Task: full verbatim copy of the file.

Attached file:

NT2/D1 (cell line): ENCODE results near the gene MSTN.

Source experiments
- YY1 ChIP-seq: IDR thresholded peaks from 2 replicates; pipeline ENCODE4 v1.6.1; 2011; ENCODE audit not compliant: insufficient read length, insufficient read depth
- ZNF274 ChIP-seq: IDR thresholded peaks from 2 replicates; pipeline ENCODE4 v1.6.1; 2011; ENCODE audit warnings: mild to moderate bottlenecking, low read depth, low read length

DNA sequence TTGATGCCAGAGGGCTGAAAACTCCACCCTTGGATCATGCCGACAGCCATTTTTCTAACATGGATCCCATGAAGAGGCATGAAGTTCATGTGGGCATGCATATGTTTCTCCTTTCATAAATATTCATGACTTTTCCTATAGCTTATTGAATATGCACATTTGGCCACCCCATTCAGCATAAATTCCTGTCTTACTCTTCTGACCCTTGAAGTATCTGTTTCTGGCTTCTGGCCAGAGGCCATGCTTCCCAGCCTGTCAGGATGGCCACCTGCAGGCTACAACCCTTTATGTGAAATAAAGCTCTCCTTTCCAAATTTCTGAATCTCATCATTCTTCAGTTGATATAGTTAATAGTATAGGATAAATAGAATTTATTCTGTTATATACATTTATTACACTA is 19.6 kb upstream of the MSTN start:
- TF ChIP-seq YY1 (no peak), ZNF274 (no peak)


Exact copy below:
NT2/D1 (cell line): ENCODE results near the gene MSTN.

Source experiments
- YY1 ChIP-seq: IDR thresholded peaks from 2 replicates; pipeline ENCODE4 v1.6.1; 2011; ENCODE audit not compliant: insufficient read length, insufficient read depth
- ZNF274 ChIP-seq: IDR thresholded peaks from 2 replicates; pipeline ENCODE4 v1.6.1; 2011; ENCODE audit warnings: mild to moderate bottlenecking, low read depth, low read length

DNA sequence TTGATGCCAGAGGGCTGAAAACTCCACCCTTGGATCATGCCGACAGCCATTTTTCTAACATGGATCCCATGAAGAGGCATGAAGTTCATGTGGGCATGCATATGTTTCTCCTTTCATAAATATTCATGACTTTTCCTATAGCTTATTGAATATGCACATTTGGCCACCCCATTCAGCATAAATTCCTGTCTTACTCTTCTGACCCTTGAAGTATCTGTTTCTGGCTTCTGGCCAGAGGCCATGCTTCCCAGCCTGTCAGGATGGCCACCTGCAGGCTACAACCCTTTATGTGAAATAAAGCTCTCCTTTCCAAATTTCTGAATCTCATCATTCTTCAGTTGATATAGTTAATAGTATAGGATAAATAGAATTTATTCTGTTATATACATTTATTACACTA is 19.6 kb upstream of the MSTN start:
- TF ChIP-seq YY1 (no peak), ZNF274 (no peak)